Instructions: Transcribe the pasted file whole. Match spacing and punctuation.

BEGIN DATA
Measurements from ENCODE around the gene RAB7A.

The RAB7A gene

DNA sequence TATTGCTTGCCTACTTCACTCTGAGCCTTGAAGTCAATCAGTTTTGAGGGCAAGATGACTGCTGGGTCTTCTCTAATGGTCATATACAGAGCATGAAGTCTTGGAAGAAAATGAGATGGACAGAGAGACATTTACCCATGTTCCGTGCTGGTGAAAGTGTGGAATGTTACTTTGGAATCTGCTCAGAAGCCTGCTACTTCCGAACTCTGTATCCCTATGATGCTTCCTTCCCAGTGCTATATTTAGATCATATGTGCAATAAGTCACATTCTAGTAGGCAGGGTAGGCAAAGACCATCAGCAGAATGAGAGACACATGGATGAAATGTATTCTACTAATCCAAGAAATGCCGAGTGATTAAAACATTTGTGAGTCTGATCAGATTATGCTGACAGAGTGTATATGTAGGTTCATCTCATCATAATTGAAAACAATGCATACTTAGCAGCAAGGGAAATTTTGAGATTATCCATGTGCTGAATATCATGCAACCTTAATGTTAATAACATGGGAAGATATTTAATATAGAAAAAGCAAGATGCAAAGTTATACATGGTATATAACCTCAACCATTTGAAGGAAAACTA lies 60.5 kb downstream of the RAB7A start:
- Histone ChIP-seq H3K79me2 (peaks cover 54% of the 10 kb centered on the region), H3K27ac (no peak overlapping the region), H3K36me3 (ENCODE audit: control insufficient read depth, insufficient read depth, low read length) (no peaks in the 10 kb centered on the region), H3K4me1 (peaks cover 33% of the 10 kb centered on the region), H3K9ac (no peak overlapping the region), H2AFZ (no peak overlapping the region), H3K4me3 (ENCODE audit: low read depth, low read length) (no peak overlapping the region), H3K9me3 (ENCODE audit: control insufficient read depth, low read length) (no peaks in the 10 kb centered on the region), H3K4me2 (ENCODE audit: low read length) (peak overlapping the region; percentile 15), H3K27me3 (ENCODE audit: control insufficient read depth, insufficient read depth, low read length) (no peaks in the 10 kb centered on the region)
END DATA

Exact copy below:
Measurements from ENCODE around the gene RAB7A.

The RAB7A gene

DNA sequence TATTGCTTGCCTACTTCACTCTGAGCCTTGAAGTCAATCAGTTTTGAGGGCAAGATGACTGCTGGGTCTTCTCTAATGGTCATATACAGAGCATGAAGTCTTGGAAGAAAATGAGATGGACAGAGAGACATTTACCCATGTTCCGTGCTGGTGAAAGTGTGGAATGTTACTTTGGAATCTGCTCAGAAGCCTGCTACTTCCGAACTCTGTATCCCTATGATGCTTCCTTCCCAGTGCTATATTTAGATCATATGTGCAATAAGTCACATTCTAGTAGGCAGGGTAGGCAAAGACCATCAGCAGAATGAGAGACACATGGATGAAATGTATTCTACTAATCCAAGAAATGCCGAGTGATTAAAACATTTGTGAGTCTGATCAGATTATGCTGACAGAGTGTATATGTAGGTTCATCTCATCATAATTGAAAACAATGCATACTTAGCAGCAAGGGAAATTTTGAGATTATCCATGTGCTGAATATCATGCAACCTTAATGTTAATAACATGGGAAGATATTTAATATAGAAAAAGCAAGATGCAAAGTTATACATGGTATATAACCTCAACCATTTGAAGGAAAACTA lies 60.5 kb downstream of the RAB7A start:
- Histone ChIP-seq H3K79me2 (peaks cover 54% of the 10 kb centered on the region), H3K27ac (no peak overlapping the region), H3K36me3 (ENCODE audit: control insufficient read depth, insufficient read depth, low read length) (no peaks in the 10 kb centered on the region), H3K4me1 (peaks cover 33% of the 10 kb centered on the region), H3K9ac (no peak overlapping the region), H2AFZ (no peak overlapping the region), H3K4me3 (ENCODE audit: low read depth, low read length) (no peak overlapping the region), H3K9me3 (ENCODE audit: control insufficient read depth, low read length) (no peaks in the 10 kb centered on the region), H3K4me2 (ENCODE audit: low read length) (peak overlapping the region; percentile 15), H3K27me3 (ENCODE audit: control insufficient read depth, insufficient read depth, low read length) (no peaks in the 10 kb centered on the region)